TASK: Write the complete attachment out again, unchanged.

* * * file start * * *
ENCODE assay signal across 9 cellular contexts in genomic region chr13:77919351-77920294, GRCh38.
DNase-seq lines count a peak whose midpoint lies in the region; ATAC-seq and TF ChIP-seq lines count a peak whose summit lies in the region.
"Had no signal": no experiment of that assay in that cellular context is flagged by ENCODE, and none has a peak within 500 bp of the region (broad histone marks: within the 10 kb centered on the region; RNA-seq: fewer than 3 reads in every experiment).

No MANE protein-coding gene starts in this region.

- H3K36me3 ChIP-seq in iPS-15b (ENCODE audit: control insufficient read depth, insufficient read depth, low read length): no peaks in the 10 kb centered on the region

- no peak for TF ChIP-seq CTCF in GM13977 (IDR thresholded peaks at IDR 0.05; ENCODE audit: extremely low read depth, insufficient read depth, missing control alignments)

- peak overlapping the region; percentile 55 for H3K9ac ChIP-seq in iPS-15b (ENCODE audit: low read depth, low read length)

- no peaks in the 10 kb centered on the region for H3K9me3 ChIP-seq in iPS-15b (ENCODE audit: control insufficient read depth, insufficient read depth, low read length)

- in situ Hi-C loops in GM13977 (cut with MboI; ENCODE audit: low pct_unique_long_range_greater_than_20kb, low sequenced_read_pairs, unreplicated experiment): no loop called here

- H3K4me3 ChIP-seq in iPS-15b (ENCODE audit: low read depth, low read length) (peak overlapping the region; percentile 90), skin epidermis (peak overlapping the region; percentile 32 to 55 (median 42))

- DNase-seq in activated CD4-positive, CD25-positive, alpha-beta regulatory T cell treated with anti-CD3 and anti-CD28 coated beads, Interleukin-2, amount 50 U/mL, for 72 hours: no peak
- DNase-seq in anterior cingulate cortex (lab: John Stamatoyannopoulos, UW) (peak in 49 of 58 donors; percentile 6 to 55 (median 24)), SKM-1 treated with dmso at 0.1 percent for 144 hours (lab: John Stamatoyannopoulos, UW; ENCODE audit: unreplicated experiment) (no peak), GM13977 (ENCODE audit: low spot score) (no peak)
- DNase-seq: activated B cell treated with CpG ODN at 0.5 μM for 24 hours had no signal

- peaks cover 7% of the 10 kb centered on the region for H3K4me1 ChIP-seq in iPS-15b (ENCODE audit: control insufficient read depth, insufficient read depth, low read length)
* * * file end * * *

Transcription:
ENCODE assay signal across 9 cellular contexts in genomic region chr13:77919351-77920294, GRCh38.
DNase-seq lines count a peak whose midpoint lies in the region; ATAC-seq and TF ChIP-seq lines count a peak whose summit lies in the region.
"Had no signal": no experiment of that assay in that cellular context is flagged by ENCODE, and none has a peak within 500 bp of the region (broad histone marks: within the 10 kb centered on the region; RNA-seq: fewer than 3 reads in every experiment).

No MANE protein-coding gene starts in this region.

- H3K36me3 ChIP-seq in iPS-15b (ENCODE audit: control insufficient read depth, insufficient read depth, low read length): no peaks in the 10 kb centered on the region

- no peak for TF ChIP-seq CTCF in GM13977 (IDR thresholded peaks at IDR 0.05; ENCODE audit: extremely low read depth, insufficient read depth, missing control alignments)

- peak overlapping the region; percentile 55 for H3K9ac ChIP-seq in iPS-15b (ENCODE audit: low read depth, low read length)

- no peaks in the 10 kb centered on the region for H3K9me3 ChIP-seq in iPS-15b (ENCODE audit: control insufficient read depth, insufficient read depth, low read length)

- in situ Hi-C loops in GM13977 (cut with MboI; ENCODE audit: low pct_unique_long_range_greater_than_20kb, low sequenced_read_pairs, unreplicated experiment): no loop called here

- H3K4me3 ChIP-seq in iPS-15b (ENCODE audit: low read depth, low read length) (peak overlapping the region; percentile 90), skin epidermis (peak overlapping the region; percentile 32 to 55 (median 42))

- DNase-seq in activated CD4-positive, CD25-positive, alpha-beta regulatory T cell treated with anti-CD3 and anti-CD28 coated beads, Interleukin-2, amount 50 U/mL, for 72 hours: no peak
- DNase-seq in anterior cingulate cortex (lab: John Stamatoyannopoulos, UW) (peak in 49 of 58 donors; percentile 6 to 55 (median 24)), SKM-1 treated with dmso at 0.1 percent for 144 hours (lab: John Stamatoyannopoulos, UW; ENCODE audit: unreplicated experiment) (no peak), GM13977 (ENCODE audit: low spot score) (no peak)
- DNase-seq: activated B cell treated with CpG ODN at 0.5 μM for 24 hours had no signal

- peaks cover 7% of the 10 kb centered on the region for H3K4me1 ChIP-seq in iPS-15b (ENCODE audit: control insufficient read depth, insufficient read depth, low read length)